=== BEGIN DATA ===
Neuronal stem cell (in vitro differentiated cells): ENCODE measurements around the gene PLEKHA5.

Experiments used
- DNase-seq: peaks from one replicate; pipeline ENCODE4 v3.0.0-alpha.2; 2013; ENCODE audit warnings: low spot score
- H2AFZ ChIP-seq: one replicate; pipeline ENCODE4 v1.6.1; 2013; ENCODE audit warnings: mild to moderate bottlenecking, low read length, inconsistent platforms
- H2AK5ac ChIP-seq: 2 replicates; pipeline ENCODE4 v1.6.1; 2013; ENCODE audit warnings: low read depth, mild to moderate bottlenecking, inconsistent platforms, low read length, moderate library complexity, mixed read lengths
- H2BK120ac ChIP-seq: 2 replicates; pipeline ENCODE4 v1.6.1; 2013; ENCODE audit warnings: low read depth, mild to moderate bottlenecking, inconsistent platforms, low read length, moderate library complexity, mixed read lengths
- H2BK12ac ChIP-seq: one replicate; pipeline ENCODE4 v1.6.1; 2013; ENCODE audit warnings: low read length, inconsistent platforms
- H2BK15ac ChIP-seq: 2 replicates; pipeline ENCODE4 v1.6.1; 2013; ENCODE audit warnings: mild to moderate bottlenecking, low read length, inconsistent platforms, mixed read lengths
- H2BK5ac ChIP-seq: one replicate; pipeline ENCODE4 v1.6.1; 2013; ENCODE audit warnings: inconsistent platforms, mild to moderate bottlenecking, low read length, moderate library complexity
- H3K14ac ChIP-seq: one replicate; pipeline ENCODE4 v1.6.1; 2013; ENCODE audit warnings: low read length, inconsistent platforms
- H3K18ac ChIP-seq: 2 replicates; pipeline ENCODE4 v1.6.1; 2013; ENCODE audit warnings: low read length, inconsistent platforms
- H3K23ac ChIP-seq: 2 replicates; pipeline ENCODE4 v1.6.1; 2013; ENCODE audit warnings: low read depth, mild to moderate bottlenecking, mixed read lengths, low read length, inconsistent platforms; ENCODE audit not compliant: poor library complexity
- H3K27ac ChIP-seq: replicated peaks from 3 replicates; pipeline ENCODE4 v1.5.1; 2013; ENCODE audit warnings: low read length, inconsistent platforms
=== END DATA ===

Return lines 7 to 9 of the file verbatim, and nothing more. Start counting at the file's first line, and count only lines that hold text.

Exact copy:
- H2BK12ac ChIP-seq: one replicate; pipeline ENCODE4 v1.6.1; 2013; ENCODE audit warnings: low read length, inconsistent platforms
- H2BK15ac ChIP-seq: 2 replicates; pipeline ENCODE4 v1.6.1; 2013; ENCODE audit warnings: mild to moderate bottlenecking, low read length, inconsistent platforms, mixed read lengths
- H2BK5ac ChIP-seq: one replicate; pipeline ENCODE4 v1.6.1; 2013; ENCODE audit warnings: inconsistent platforms, mild to moderate bottlenecking, low read length, moderate library complexity